iRiver PMC-120 – Portable Media Center Review


Key Specifications

  • Review Price: £400.00

Over the past year Microsoft has clearly been focusing its efforts on strengthening its hold on the place in your home that it sees as its future – the lounge. Several Media Center PCs have made their way into the TrustedReviews labs over the past few months and with the improvements found in the 2005 version of the operating system things certainly seem to be coming together.

The portable version of Media Center is seen as a natural extension of the platform. The idea frequently touted of how it might be used is that you record your favourite show in the evening on your Media Center PC, and copy it across to your portable media player to watch on the train to work in the morning. iRiver even includes a protective case in the box so you can keep it safe in your bag.

The iRiver PMC-120 offers a 3.5in screen with a resolution of 320 x 240 and a 20GB hard disk, providing a theoretical maximum of 80 hours of video storage if recorded at native resolution at 500kps. iRiver has experience of producing portable media players with its PMP-120 and PMP-140 Linux based devices having been available for some months. The PMPs offer support for AVI, ASF, and versions three, four and five of the DiVX codec – without any need for transcoding. By contrast, this unit, the PMC-120, only supports video files encoded in WMV format – though as a Microsoft device that’s hardly a surprise. It also supports MP3 and WMA audio and JPEG images. You can import other video formats aside from WMV, but they have to first be transcoded using Windows Media Player 10. This inevitably means that the PMC-120 doesn’t offer drag-and-drop convenience with many of the video files you are likely to already have on your PC.

For a cutting-edge piece of technology the PMC looks fairly mundane. Riyad described it as utilitarian, which is a fair description. It does a job but you’re not going to be impressed by it in the same way you will be when you hold something like a Sony PSP. The device weighs 10.2oz/289g, which isn’t super-light but feels right for a device like this. The 3.5in diagonal screen sits in the centre with the controls on either side. On the under side of the PMC is a hold key, so you can avoid accidental button presses. Though it’s nothing special to look at, build quality is reasonable, aside from some dubious points like an easily losable flap covering a docking connector. Currently there’s nothing to connect the docking port to but iRiver informed me that it’s there, “for possible future accessories or upgrades”.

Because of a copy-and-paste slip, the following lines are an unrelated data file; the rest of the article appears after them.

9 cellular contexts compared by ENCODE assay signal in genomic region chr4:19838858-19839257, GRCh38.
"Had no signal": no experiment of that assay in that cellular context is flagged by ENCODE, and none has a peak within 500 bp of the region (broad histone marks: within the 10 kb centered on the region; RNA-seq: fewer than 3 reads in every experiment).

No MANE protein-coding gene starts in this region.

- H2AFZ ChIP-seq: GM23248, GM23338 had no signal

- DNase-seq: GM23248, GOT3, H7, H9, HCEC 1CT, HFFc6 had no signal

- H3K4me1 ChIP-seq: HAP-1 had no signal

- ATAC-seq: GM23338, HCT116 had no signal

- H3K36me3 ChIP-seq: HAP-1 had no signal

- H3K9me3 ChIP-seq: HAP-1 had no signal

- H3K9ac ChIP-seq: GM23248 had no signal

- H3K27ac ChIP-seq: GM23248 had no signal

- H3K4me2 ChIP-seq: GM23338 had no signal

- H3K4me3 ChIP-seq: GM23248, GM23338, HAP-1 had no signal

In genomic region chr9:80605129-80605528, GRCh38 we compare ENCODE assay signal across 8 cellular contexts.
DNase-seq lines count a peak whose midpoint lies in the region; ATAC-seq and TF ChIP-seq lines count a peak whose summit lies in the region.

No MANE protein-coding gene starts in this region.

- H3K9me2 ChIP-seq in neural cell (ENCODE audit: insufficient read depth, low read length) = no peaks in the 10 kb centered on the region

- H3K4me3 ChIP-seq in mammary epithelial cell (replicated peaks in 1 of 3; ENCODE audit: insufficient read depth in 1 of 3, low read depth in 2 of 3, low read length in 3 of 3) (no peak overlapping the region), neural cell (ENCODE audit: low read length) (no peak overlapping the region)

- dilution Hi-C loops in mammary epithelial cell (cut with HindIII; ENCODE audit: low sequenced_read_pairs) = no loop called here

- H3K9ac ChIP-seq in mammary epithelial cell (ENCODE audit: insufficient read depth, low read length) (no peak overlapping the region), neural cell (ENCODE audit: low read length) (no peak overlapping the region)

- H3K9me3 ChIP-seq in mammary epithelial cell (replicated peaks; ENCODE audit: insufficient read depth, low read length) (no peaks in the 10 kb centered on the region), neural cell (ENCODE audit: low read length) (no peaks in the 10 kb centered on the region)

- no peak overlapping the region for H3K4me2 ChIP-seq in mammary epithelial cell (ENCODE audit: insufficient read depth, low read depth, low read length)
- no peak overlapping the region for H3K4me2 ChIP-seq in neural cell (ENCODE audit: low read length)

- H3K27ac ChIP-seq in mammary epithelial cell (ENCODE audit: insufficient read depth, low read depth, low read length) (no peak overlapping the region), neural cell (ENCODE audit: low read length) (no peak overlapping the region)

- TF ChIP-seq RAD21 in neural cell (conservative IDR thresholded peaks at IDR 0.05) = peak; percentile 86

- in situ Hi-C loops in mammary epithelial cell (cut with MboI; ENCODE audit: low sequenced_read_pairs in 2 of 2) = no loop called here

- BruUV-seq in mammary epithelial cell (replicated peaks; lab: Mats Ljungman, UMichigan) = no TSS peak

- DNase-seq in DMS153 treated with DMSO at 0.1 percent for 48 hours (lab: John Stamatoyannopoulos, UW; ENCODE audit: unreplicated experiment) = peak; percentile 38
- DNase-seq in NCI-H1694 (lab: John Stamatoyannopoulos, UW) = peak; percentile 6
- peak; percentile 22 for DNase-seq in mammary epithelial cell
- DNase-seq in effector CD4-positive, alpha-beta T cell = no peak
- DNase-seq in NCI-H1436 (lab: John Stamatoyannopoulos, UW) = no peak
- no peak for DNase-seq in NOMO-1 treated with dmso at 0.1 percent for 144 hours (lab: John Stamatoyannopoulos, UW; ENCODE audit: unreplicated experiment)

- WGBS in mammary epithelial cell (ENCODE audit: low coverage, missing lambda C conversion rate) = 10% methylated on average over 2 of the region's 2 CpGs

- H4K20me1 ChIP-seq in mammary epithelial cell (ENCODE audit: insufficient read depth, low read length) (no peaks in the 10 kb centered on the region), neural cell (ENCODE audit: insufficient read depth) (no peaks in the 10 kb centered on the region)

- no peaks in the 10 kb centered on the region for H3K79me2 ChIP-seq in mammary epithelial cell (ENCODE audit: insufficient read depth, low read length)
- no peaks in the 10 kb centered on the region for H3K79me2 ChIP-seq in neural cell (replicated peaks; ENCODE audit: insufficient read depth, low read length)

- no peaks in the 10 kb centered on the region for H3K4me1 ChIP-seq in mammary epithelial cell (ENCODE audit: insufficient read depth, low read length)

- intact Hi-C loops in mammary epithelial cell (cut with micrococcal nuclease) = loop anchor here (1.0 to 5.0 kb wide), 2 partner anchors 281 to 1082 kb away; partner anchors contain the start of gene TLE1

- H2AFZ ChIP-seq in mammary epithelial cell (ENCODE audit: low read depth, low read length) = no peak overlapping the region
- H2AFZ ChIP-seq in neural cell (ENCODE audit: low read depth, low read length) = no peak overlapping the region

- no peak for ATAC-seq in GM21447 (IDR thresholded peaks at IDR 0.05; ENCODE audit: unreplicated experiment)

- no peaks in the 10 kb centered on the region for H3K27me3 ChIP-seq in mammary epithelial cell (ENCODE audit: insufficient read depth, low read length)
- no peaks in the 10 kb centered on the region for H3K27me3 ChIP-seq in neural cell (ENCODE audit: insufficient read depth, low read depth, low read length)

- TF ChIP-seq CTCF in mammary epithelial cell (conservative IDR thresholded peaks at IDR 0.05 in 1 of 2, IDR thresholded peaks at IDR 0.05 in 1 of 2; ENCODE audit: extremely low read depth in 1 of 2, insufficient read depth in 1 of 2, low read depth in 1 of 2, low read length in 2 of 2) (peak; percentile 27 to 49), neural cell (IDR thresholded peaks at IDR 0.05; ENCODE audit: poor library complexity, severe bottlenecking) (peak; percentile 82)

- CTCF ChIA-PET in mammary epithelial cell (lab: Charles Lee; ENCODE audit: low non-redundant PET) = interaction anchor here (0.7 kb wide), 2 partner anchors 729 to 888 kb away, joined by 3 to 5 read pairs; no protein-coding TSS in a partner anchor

Getting to the crux if the matter, it has to be said that there are a couple of major issues with the display. First, it has a 4:3 aspect ratio. Surely somebody should have told Microsoft that widescreen is really quite popular these days. All major TV programmes are now recorded and broadcast in widescreen, so a 4:3 screen is a big disappointment. Things get even worse once you try to import widescreen content but we’ll get onto that particular debacle later.

Quality wise, the screen is decent but nothing to write home about. It is bright enough but it’s not at all vibrant. Though the screen isnt’ that big, at the relatively low resolution you can make out the chicken-wire effect of the LCD on the screen as you watch. Even worse, viewing angles are poor. To get the best from the screen you need to be looking directly at it so if you want to share the viewing experience then both of you will see a poor image. There is a two-position stand at least, so you can rest it on a flat surface in front of you without you having to hold it.

Of course the key advantage of a Microsoft product is that it’s likely to have a decent interface. We have the Linux based iRiver PMP-140 in the office to play with, and the interface on that is really not great at all. Conversely, the interface for Windows Media Center 2005 is fantastic to use, and it’s pretty good on the PMC-120 too.

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